Symptoms of Bacterial Vaginosis

Bacterial vaginosis can be aggravating for the more than 3 million American women who suffer from it each year. The condition, triggered by bacterial overgrowth, is common in women 15 to 44 and can lead to vaginal discharge, itchiness, burning, and a "fishy" odor. If left untreated, bacterial vaginosis can increase your vulnerability to sexually transmitted infections and may, in some cases, lead to preterm birth or even miscarriage.

Knowing the signs of bacterial vaginosis is your single best defense to avoiding complications.

bacterial vaginosis symptoms
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Frequent Symptoms

Bacterial vaginosis (BV) is caused by an imbalance of the naturally occurring bacteria in the vagina and, most specifically, a decline of a type of "good" bacteria known as lactobacilli. When this happens, other "bad" bacteria can predominate and cause infection.

Of the 21 million women in the United States who develop BV each year, as many as 84% will have no symptoms, according to a report from the Centers for Disease Control and Prevention.

Of those that do, the most common include:

  • A grayish white or yellow discharge that usually coats the walls of the vagina
  • A "fishy" smell that can get often worse after intercourse
  • A burning sensation when urinating
  • Vaginal itchiness, redness, and swelling (usually mild)
  • Vaginal bleeding after intercourse

Even after a woman has been successfully treated for BV, as many as 50% will experience a recurrence of symptoms within a year.

Rare Symptoms

On rare occasions, BV may cause dysuria (painful or difficult urination) or dyspareunia (painful intercourse). These are most often caused by a secondary infection of the urinary tract and vagina.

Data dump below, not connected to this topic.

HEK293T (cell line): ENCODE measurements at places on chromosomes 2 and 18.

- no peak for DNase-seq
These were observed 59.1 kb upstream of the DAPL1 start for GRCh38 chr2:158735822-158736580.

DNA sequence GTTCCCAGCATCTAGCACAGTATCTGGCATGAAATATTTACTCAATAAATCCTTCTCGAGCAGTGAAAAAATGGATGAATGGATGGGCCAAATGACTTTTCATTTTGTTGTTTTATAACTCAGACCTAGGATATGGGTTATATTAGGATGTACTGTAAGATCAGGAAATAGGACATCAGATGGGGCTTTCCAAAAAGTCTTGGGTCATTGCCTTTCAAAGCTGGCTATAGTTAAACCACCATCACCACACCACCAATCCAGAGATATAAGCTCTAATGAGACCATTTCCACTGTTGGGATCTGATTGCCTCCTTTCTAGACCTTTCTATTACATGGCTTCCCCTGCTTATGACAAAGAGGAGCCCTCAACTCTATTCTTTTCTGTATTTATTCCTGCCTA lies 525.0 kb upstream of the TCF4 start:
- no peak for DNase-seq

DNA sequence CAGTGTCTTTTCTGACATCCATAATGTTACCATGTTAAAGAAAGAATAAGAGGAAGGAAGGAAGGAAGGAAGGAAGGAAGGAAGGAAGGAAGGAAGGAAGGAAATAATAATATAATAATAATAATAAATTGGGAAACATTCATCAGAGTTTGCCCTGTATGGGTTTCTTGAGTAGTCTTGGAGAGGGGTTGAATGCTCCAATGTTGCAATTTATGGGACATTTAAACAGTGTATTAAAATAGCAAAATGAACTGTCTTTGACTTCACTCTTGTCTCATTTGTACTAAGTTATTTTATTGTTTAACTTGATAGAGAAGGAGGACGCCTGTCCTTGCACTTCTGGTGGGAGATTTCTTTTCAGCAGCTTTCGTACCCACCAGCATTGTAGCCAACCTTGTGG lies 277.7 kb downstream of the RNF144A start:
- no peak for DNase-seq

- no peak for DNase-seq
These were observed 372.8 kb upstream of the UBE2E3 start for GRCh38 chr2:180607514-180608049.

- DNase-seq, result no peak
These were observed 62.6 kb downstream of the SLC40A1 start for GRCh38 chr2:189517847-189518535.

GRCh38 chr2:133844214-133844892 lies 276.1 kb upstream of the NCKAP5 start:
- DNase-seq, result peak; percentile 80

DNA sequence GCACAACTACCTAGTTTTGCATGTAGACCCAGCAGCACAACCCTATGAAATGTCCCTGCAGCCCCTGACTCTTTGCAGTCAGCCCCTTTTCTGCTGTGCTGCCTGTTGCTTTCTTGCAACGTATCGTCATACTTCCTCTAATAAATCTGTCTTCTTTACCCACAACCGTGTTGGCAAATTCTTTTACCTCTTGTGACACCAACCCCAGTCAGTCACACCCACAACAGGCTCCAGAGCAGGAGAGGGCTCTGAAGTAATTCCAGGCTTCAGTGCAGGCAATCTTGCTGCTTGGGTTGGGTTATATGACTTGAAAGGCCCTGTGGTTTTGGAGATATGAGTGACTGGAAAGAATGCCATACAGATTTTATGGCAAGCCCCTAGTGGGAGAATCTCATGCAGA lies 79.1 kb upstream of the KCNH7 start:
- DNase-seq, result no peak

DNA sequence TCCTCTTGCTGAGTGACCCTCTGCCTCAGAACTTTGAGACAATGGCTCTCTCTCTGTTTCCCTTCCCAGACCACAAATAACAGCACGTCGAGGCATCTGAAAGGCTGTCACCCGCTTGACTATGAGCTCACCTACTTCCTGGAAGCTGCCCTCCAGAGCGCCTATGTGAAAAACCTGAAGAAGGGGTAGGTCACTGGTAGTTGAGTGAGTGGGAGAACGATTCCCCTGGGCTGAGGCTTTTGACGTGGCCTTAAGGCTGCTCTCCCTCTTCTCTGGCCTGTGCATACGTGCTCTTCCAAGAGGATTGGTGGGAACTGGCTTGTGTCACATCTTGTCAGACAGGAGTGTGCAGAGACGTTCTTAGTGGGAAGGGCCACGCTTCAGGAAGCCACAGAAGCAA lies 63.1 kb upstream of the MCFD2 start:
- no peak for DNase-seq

Diagnosing and treating BV is important as it can greatly reduce the risk of complications. The three most common concerns are the increased risk of sexually transmitted infections (including HIV), pelvic inflammatory disease (PID), and pregnancy loss or preterm birth.

Sexually Transmitted Infections

Bacterial vaginosis is characterized by the inflammation of vaginal tissues. When this occurs, the tissues and underlying blood vessels will start to swell and expand to allow larger immune cells closer to the site of infection.

While this process is vital to healing, it also has a downside: It makes these tissues more permeable and vulnerable to sexually transmitted infections. This is especially true when BV symptoms are severe.

According to a 2018 study from the St. Louis School of Medicine, symptomatic BV increases the risk of gonorrhea, chlamydia, and trichomoniasis by 270 percent.

The same appears to be true with genital herpes and syphilis; the relationship between BV and the human papillomavirus (HPV) is somewhat less clear. By contrast, women with subclinical BV (in which there are no observable symptoms) were not seen to be at an increased risk.